The idea of cultural democracy was a response to a rapidly changing world, in which the illusion of homogeneity – human and cultural – was increasingly difficult to maintain. Millions of people – women, people of colour, gays and lesbians, ethnic minorities, disabled people and others – who had been marginalised or repressed for decades began to claim their equal democratic rights. Increasing education, prosperity and leisure combined with new technology to put the means of cultural production into the hands of more and more people. This is the world we live in. As the White Paper on the future of cultural policy recognises, ‘Society is transitioning from generally being one large community to many small ones.’ I agree with that, although I question how much that one large community ever existed in reality.
There is another parallel between the Fine Arts and Nationalism: they are both intolerant of diversity.
Living with diversity
The academies and institutions that have acted as custodians of Fine Art since the Enlightenment have always been entangled with nationalism. They defend an idea of culture that simultaneously claims to be universal but somehow distinctively national. There is another parallel between the Fine Arts and Nationalism: they are both intolerant of diversity. Believing in a single, unchanging ideal, they are obliged to police their borders and control admission. They both ask: Where to you come from?
Their challenge now is to adapt to a world where people come from many places and have complex identities and values. For cultural policy that presents a particular challenge. It is neither possible nor desirable to subsidise all forms of artistic expression. So on what basis do we decide what to subsidise? And having decided that, how do we choose the best of what we have decided to support?
A principle of cultural democracy
If we no longer subsidise classical music because it is intrinsically better than folk music, we might subsidise it because it cannot survive without that support. Folk music mostly thrives without state intervention, because of how it is created, learned, shared and performed and thanks to the commitment of non-professional and commercial actors. The cost of a symphony orchestra, and the relatively small market able to support it, makes it reasonable to argue that it should be protected by subsidy. But the rationale is protection of cultural diversity and freedom of speech, not the higher value of this form of music.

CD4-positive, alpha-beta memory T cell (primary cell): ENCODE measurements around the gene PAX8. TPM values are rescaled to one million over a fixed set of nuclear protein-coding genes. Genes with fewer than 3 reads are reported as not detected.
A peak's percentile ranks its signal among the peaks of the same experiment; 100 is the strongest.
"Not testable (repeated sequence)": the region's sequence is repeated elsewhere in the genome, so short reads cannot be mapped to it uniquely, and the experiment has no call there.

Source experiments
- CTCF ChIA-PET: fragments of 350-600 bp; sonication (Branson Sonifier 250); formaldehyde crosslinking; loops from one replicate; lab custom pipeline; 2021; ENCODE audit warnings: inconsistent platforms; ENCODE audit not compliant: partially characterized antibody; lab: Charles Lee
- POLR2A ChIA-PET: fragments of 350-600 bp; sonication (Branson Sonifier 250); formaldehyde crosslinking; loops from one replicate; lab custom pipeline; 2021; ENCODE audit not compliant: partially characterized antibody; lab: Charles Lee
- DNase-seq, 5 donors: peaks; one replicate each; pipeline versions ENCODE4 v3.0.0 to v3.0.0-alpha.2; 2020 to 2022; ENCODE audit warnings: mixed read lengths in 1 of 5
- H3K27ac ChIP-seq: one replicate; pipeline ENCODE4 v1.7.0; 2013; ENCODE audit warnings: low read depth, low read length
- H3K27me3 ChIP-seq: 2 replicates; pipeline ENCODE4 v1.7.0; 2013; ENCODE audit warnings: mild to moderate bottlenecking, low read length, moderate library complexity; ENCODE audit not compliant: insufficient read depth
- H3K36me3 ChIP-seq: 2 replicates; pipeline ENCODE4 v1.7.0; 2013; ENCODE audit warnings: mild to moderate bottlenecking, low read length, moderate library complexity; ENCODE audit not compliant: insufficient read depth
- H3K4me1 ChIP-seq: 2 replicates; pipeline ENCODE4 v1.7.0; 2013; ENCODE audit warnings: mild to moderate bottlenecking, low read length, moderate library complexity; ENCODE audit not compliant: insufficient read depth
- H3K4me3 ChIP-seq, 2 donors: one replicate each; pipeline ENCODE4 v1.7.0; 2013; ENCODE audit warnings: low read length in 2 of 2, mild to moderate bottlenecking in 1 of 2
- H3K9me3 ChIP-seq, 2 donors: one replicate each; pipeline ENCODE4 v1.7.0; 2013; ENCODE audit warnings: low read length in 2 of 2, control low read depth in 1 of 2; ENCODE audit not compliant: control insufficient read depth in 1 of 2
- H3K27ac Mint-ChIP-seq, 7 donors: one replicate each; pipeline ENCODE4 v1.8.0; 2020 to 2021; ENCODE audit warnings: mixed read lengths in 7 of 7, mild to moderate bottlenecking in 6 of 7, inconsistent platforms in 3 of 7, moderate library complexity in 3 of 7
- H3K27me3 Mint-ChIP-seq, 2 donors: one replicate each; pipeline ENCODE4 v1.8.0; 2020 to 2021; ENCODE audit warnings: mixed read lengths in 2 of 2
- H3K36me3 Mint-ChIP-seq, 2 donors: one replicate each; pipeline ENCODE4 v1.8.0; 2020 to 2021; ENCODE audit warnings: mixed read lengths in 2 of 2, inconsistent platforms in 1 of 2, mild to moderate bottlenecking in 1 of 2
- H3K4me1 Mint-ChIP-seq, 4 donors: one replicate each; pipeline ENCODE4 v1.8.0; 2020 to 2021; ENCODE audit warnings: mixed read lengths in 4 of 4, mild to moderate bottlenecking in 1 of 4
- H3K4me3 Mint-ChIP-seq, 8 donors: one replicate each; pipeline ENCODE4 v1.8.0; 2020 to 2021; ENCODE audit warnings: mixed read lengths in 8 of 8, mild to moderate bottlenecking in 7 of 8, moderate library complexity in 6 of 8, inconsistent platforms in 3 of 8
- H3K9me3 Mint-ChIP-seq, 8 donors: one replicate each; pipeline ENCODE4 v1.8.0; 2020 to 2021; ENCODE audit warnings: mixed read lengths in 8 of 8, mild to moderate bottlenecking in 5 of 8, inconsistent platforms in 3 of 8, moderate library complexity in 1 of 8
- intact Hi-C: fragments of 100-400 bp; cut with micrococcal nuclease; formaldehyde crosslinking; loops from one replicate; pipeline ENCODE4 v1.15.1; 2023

Much as environmental policy seeks to protect natural diversity by supporting vulnerable species and ecosystems, so cultural policy could protect artistic diversity by focusing on vulnerable and rare expressions. The underlying principle is democratic, to ensure that everyone can participate in the cultural life of the community, as promised in Article 27 of the Universal Declaration of Human Rights. No judgement is made about the value of that participation: like freedom of speech, it is a value in itself.
Another approach to quality
So the foundation of cultural policy could be democratic participation, for all on their own terms, with intervention only where that is necessary to protect the diversity of art practiced. The music of Edvard Greig, a Sami Joik singer or a Kurdish rap artist could all be supported on the same principle of protecting cultural diversity. But how could we decide between one Joik singer and another? If we can’t support them all, how do we support the best? The answer is not to situate artistic quality in form, but in expression, and in doing so to recognise that all judgements about artistic quality are subjective, provisional and contingent.
Alternative criteria of artistic quality
Twenty years ago, I suggested some criteria for artistic quality for the Arts Council in Ireland. The rationale can be found in A Restless Art (pp. 97-102), but in summary they are